Snowden also pointed out that the company does not have any marketing relationships with colleges or universities in the U.S., and he pledged not to make any such deals in the future.
In response to the commission’s concerns about Portnoy and the commitment to integrity, Snowden leveraged PENN’s existing relationship regulated by the MGC through the Plainridge Park Casino. He asserted that while Barstool Sports may be edgy, younger, or possibly require reining in, that PENN will be final arbiter of decisions surrounding sports betting.
With the initial approval, commissioners will also require PENN and Barstool to “fully cooperate” with a deep-dive investigation of the businesses by the agency’s Investigations and Enforcement Bureau. Snowden readily accepted the conditions.
Happy Hannukah everyone! May this cold night be a bright one for those who celebrate, and bet on gelt wisely—Massachusetts sports betting doesn’t include Driedel-sports yet 😉
— Adam Bass (@AdamBassOfMass) December 19, 2022
Caesars addresses violations, college deals
Earlier in the meeting, the MGC revisited its review of the Caesars Sportsbook application. Last week, the commission said it was worried about past rules violations, the company’s responsible gaming program, and suitability. Jeff Hendricks returned on behalf of Caesars to answer questions in person, following the company’s submission of a written response.
In particular, commissioners pointed to relationships that Caesars has with Louisiana State University and Michigan State University. The commission batted around the idea of forbidding Caesars from “entering into contractual relationships” with Massachusetts colleges and universities, but ultimately decided that since it hadn’t put such stipulations on other applicants, it was inappropriate to single out Caesars. Hendricks said Caesars will comply with the MGC’s wishes, and it’s likely that the general issue will be revisited via regulation in January.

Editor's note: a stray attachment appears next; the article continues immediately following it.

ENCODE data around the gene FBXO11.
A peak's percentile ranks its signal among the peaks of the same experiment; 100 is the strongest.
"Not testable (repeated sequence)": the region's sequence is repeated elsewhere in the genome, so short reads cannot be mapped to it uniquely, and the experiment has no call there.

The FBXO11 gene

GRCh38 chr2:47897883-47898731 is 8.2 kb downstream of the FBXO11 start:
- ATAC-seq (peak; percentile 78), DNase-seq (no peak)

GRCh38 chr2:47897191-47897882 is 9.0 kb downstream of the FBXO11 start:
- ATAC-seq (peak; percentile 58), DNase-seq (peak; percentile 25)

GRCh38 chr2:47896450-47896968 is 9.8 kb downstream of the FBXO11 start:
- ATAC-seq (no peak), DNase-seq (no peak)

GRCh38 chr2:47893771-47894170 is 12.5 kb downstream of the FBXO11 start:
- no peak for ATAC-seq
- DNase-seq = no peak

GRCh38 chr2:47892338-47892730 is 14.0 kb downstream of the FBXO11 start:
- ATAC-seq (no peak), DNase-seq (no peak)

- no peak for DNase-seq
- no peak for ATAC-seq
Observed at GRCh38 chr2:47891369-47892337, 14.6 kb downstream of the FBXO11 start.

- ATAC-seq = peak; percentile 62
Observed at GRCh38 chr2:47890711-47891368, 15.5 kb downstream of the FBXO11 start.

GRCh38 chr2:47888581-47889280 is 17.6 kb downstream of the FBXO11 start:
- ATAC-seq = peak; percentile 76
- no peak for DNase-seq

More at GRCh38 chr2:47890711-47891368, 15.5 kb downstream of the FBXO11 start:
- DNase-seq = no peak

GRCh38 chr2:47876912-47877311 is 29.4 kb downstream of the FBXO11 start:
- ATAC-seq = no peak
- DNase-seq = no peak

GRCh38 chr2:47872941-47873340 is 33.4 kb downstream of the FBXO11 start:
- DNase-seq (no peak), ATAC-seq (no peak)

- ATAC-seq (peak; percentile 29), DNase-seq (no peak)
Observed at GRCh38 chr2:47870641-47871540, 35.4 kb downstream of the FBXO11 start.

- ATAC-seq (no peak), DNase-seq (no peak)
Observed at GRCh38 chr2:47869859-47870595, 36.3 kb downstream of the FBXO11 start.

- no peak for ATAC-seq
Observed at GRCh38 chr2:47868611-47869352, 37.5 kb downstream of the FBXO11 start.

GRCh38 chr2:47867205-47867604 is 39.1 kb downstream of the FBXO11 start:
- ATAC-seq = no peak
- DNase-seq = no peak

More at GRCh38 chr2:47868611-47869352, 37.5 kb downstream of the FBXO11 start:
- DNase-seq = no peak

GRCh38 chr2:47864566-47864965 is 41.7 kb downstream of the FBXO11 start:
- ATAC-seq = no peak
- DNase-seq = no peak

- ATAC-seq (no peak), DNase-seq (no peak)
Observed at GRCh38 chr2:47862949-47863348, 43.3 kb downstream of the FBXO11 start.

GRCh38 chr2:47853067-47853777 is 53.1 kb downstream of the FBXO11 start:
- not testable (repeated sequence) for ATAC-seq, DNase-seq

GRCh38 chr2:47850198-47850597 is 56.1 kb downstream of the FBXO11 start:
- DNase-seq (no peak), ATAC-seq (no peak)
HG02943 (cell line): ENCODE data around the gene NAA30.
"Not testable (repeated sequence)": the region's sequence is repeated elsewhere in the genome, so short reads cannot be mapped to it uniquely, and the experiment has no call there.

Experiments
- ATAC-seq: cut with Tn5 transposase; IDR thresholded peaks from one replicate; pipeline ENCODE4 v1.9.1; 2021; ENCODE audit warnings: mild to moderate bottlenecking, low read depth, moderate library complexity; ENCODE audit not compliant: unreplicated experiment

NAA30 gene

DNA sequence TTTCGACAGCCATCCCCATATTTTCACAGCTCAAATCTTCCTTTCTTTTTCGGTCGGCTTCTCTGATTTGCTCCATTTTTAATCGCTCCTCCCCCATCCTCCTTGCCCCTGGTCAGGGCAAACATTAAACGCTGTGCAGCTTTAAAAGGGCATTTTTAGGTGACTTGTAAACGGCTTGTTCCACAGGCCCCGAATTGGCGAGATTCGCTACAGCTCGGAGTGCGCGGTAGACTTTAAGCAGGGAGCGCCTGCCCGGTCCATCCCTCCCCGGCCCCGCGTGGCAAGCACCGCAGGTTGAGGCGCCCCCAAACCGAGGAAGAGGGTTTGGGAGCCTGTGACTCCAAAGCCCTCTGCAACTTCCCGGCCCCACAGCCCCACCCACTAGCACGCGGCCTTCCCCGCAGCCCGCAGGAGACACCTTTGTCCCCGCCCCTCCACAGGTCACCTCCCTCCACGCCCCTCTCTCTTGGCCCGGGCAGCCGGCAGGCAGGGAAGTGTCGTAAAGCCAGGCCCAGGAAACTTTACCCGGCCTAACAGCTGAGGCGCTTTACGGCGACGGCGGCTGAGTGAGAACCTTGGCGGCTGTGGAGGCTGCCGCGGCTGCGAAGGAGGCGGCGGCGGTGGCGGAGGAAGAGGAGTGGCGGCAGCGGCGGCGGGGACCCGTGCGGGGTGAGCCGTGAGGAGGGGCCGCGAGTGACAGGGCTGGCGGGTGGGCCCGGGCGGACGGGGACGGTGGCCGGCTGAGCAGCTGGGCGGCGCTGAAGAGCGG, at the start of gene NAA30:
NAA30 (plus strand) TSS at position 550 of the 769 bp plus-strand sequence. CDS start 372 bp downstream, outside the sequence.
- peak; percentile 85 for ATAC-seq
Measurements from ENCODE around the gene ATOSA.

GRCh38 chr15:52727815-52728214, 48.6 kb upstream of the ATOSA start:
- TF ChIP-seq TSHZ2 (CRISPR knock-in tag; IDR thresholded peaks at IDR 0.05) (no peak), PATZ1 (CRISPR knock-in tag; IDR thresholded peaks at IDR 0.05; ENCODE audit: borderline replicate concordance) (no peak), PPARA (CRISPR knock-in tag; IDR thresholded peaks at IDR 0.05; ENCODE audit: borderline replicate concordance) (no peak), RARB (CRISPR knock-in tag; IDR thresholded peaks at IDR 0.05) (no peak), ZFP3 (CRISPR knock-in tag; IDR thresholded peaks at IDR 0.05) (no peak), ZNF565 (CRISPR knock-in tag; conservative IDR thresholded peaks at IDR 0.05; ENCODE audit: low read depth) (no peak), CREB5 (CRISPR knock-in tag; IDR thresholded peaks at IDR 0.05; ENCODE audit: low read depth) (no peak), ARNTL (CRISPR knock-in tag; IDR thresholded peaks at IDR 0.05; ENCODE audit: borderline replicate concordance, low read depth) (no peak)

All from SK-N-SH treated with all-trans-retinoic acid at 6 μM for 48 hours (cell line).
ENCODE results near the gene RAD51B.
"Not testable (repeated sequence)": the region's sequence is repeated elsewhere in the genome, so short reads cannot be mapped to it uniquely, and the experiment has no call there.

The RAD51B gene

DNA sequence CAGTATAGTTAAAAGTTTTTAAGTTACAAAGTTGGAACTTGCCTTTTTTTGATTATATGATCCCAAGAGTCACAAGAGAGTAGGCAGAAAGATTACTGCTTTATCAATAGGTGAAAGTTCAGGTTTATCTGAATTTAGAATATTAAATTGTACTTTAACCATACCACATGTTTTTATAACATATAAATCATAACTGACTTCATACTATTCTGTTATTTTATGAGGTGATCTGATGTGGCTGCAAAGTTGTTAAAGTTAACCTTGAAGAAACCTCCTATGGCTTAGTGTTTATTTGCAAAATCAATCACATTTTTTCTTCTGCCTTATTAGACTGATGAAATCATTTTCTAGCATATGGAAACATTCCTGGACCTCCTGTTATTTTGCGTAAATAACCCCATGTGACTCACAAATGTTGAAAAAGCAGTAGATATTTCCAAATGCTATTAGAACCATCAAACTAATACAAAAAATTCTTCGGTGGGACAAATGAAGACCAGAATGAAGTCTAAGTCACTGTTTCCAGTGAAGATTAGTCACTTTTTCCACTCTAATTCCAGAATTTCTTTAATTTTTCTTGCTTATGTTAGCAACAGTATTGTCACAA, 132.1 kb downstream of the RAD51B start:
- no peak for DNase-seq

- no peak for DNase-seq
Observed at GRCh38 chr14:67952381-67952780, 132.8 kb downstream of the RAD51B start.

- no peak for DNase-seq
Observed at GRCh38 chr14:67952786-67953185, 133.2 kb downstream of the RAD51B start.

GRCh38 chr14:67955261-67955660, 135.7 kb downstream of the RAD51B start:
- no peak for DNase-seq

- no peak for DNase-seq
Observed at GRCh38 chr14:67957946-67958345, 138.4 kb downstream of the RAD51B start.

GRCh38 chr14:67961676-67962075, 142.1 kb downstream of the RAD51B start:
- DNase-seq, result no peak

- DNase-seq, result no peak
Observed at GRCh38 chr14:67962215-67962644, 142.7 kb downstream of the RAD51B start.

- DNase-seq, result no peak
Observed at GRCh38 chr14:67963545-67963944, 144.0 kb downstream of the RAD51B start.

I can't wait to be bombarded with free bonuses once mobile sports betting is a go in Massachusetts. We better not get fucked with bullshit offers @PENNEntertain @BetMGM @WynnBETBoston @DKSportsbook
— Paul William Jr (@SchillisanASS_) December 20, 2022
Hendricks also addressed some regulatory violations involving Caesars’ pre-launch advertising and marketing in other states. He told the commission that “each of those items has been a lesson learned” and that the company has protocols in place to prevent future problems.
During the Caesars review, Commissioner Nakisha Skinner said she was “uncomfortable” with the process being taken to determine initial suitability and that the commission was “being substituted for the Investigations and Enforcement Bureau to make these preliminary suitability decisions.” The commission ultimately agreed that that is the framework the agency must work within, and that it was not appropriate to make changes midway through the first round of approvals.
Every approved application must meet a set of standard conditions, including getting an operating license before going live and being subject to a deeper suitability review.